Customer research can provide important insights into the perceptions that your customers have about such characteristics as price, selection, and employee knowledge, as well as their opinions and perceptions of competitors located within your store’s trade area, thus adding immeasurably to management’s understanding about its store operations. The more that is known about a store’s customers, the more appropriately a store can be merchandised, operated, and advertised.

It should be noted that there is an inherent limitation to customer research, based on the fact that it involves only customers of the co-op, not consumers at large. As such, the data obtained from shoppers tends to be biased in a positive manner. Therefore, customer surveys can be reliable indicators of trends, but their usefulness as indicators of absolute image characteristics is somewhat limited and must be interpreted in light of this bias.

Consumer research

Consumer research involves gathering data from consumers at large. Consumer research studies involve similar survey methods as those used for customer research, but targeted at both customers and non-customers. Because it comes from consumers at large, this data is a very useful method of determining such things as:

  • the co-op’s image among customers versus its image among non-customers;
  • the image that consumers have of competitors;
  • consumer shopping habits and motivations; and
  • advertising awareness and effectiveness.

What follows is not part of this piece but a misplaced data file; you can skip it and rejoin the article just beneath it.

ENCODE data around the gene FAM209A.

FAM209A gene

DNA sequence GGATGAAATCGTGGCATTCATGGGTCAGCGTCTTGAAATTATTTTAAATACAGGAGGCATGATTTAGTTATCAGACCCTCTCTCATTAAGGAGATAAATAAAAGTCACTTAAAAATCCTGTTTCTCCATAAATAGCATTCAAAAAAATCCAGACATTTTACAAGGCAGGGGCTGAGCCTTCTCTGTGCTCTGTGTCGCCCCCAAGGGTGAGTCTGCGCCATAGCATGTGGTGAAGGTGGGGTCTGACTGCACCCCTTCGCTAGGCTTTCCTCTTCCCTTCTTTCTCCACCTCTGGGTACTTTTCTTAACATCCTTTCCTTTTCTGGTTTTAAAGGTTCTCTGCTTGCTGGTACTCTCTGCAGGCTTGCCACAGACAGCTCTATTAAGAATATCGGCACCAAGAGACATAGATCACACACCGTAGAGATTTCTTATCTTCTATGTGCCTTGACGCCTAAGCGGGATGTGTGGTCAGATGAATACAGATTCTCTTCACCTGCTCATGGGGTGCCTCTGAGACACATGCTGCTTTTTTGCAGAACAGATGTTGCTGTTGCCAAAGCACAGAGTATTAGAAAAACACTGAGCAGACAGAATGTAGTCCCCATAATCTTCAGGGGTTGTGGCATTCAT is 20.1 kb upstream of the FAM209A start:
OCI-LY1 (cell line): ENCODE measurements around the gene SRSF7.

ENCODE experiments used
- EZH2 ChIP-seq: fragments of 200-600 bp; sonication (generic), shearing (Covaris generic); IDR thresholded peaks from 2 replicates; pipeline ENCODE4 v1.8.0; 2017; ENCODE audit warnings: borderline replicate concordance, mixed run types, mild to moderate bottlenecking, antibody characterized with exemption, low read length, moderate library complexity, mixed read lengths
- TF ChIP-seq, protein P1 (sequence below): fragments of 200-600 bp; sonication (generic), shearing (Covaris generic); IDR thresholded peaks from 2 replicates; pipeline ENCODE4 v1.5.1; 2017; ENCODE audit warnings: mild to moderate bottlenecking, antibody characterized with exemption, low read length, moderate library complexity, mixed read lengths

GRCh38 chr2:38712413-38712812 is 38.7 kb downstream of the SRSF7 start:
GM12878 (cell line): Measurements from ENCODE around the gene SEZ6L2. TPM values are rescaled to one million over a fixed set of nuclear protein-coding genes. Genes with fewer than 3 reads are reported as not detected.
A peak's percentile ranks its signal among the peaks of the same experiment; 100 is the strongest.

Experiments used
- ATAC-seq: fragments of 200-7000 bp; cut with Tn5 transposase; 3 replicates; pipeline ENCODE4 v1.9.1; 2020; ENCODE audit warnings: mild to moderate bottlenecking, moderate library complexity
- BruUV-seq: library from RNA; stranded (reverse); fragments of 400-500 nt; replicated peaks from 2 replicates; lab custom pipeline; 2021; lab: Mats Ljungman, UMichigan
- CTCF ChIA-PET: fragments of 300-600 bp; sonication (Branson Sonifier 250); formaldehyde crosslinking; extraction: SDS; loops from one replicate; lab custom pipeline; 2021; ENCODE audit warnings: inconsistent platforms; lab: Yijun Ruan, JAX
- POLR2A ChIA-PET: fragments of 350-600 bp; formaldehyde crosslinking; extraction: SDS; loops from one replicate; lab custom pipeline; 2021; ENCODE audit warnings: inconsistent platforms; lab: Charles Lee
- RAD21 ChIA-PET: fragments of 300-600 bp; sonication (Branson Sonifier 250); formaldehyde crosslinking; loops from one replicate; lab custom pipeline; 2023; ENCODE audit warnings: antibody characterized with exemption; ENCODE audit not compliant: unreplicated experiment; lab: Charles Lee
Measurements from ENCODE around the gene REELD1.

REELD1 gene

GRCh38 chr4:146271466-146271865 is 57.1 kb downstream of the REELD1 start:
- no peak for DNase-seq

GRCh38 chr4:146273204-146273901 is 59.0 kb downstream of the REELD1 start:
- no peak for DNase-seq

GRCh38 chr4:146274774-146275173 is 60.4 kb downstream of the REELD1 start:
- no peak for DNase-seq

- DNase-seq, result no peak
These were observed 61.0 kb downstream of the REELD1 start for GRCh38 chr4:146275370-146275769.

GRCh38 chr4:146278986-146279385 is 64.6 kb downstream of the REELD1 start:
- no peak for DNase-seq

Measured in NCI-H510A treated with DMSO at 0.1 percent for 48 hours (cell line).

Consumer research also enables consumers to critically evaluate a co-op on a variety of issues such as merchandising, pricing, and services. Given this intelligence about your co-op’s image, as well as your competitors’ images, co-op management can develop an action plan to serve your current customer base better, expand your customer base, or both.

For example, let’s assume that your co-op’s sales had been growing for several years, then the rate of growth started to slow, and soon sales declines began to occur. Further, let’s assume that the competitive environment within your trade area had not changed, and there seems to be no explanation for the co-op’s sales decline. A consumer research study could shed considerable light on the reasons for your co-op’s sales decline. Perhaps the results would indicate that the co-op’s produce is being perceived as having a lower quality than it used to, and consumers are responding by starting to shop elsewhere. Armed with this information, the co-op’s management would be able to take corrective actions— both in its produce department and in its communications with trade area consumers.